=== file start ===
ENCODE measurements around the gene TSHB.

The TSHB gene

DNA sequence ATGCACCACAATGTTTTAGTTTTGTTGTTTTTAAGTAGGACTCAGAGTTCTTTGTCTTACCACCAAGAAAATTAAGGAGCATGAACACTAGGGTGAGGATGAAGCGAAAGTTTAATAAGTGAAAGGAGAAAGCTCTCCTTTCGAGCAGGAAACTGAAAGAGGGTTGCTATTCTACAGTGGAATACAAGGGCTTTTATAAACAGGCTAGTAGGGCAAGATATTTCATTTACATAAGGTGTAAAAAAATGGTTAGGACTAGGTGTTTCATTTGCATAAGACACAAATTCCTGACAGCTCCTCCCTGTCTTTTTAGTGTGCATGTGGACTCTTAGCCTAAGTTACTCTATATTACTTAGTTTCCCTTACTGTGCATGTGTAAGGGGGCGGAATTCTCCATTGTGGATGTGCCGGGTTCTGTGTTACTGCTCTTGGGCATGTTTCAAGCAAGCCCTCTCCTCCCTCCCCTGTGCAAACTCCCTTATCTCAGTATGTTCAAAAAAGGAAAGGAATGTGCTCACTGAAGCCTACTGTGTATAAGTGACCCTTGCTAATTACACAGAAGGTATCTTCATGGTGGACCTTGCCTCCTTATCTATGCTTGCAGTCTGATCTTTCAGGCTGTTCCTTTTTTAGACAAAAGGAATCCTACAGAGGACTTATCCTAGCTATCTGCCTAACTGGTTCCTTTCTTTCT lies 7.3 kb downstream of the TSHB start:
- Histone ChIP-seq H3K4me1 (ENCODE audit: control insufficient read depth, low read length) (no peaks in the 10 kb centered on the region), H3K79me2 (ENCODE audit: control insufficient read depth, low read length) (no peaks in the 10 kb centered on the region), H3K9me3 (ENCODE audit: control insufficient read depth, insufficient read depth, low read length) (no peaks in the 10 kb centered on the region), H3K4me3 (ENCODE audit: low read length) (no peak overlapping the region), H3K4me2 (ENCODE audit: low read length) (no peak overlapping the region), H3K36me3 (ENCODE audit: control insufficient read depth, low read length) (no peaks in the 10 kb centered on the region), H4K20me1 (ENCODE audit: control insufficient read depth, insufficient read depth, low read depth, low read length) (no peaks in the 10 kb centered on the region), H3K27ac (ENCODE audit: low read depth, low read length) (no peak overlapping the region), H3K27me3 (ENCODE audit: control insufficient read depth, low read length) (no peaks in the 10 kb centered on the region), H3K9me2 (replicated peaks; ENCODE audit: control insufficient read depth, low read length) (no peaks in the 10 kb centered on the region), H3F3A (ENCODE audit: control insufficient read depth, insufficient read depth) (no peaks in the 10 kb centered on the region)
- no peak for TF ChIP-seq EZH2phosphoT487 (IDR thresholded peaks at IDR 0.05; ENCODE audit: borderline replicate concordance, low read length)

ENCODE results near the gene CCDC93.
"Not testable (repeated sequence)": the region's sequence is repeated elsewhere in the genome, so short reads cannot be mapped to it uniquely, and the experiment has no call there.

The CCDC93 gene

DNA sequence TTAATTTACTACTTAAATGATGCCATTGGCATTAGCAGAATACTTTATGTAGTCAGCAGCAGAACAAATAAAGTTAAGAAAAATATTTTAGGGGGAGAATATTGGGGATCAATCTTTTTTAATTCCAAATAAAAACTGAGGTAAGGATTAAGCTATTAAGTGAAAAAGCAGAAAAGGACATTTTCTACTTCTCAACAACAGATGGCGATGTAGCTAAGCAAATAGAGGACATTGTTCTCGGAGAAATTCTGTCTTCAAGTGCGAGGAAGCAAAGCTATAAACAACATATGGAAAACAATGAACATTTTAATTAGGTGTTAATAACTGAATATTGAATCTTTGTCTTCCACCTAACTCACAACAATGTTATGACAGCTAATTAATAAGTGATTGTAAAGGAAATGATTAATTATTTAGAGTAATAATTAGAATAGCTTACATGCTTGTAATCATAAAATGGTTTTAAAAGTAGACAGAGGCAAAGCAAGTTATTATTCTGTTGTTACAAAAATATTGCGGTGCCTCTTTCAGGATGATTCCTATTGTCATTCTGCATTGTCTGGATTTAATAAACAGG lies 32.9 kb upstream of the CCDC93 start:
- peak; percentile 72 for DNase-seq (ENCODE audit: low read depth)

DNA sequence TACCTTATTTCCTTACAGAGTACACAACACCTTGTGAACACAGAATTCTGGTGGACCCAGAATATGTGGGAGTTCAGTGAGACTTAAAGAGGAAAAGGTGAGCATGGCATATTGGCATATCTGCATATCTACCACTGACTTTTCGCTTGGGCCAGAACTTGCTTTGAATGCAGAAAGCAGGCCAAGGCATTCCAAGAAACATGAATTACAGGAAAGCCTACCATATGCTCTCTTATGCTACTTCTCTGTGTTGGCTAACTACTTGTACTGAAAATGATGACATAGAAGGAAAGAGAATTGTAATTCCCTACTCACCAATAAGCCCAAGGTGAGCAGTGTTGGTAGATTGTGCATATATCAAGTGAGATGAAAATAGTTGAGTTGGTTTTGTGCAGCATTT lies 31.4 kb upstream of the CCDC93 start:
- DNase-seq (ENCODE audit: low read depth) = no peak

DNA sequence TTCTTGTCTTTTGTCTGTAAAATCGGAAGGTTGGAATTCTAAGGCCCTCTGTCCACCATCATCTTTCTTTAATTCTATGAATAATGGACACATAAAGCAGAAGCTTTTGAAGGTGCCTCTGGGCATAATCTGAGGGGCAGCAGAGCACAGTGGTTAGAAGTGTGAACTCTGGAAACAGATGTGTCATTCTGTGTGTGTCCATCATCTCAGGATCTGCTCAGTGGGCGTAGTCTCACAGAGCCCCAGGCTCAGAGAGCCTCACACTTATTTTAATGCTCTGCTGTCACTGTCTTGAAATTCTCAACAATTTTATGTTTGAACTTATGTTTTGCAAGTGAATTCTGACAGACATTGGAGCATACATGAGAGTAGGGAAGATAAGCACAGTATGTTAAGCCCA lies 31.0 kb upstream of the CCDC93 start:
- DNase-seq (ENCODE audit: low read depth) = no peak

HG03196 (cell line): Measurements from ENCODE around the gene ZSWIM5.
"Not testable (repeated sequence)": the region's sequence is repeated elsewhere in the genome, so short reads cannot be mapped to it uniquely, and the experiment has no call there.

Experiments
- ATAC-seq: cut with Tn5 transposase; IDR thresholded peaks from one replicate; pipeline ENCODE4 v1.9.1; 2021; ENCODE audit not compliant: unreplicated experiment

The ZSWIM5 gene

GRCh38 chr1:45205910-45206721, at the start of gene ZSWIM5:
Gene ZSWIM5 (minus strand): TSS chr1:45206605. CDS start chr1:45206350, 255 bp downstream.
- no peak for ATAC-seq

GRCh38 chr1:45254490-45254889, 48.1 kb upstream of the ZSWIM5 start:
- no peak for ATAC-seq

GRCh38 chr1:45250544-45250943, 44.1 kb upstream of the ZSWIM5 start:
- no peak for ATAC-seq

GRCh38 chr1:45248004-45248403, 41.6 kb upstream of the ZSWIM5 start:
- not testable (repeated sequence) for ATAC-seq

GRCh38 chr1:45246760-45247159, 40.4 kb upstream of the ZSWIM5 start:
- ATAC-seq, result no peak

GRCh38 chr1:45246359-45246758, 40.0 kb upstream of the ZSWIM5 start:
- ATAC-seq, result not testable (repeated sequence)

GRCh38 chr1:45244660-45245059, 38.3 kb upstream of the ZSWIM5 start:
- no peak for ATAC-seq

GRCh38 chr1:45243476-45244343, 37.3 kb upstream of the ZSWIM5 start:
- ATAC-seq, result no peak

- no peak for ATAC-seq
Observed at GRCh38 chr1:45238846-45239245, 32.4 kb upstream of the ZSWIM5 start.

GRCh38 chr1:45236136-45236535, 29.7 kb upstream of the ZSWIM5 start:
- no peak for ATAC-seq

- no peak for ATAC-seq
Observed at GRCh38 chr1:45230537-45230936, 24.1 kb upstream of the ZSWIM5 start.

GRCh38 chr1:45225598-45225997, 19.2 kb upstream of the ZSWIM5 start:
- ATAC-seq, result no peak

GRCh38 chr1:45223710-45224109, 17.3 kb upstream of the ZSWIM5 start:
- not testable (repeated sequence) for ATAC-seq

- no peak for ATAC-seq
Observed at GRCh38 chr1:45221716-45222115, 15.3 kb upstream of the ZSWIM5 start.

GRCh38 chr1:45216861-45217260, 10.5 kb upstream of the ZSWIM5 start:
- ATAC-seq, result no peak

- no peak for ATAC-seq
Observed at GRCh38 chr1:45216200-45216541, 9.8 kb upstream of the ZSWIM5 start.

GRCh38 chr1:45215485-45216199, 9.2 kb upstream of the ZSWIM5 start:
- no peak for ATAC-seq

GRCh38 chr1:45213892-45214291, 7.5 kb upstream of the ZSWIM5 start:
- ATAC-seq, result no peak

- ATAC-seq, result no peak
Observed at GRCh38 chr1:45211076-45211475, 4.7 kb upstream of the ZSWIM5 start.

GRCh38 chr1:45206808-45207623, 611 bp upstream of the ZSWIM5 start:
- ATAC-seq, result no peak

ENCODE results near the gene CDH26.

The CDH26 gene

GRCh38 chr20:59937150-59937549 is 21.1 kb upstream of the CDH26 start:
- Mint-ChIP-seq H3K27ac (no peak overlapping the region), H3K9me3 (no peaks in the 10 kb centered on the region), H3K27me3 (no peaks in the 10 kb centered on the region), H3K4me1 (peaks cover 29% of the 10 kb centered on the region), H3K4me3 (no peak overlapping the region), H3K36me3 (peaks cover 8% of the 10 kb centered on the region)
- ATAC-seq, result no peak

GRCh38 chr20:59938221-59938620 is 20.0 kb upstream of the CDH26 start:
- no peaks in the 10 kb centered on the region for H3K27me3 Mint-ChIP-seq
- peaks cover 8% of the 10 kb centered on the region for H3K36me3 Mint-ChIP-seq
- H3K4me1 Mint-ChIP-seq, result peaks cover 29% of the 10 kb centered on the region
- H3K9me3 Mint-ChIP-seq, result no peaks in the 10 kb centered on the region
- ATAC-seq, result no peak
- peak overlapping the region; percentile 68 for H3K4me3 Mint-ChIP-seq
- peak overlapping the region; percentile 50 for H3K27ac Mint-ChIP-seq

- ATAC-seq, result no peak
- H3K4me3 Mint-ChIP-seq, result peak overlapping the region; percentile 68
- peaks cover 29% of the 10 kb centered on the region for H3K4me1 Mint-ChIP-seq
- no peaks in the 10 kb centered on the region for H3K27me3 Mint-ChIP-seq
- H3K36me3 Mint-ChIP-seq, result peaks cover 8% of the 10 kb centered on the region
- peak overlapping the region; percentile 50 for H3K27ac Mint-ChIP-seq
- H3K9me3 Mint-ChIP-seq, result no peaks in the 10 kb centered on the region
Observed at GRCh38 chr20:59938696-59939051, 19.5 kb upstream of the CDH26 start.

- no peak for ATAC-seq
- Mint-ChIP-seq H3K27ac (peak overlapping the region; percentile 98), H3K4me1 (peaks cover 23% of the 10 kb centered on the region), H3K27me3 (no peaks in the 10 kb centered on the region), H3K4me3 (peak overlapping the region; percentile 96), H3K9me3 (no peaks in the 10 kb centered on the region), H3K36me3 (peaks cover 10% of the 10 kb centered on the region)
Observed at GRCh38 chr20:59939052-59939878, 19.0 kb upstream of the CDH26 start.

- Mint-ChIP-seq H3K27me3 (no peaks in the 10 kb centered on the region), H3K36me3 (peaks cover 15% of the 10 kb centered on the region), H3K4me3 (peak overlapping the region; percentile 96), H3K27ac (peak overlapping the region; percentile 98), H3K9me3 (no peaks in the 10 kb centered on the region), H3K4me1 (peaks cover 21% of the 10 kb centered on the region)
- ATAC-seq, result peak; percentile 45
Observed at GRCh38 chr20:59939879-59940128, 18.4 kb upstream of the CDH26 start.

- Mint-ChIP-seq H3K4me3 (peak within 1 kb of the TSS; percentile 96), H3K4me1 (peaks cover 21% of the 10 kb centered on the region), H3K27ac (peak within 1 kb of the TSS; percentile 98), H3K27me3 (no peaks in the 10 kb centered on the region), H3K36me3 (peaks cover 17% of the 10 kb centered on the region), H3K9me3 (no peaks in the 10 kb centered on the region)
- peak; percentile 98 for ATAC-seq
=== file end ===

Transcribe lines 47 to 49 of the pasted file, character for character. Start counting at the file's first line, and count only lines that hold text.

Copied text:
- no peak for ATAC-seq
Observed at GRCh38 chr1:45221716-45222115, 15.3 kb upstream of the ZSWIM5 start.

GRCh38 chr1:45216861-45217260, 10.5 kb upstream of the ZSWIM5 start: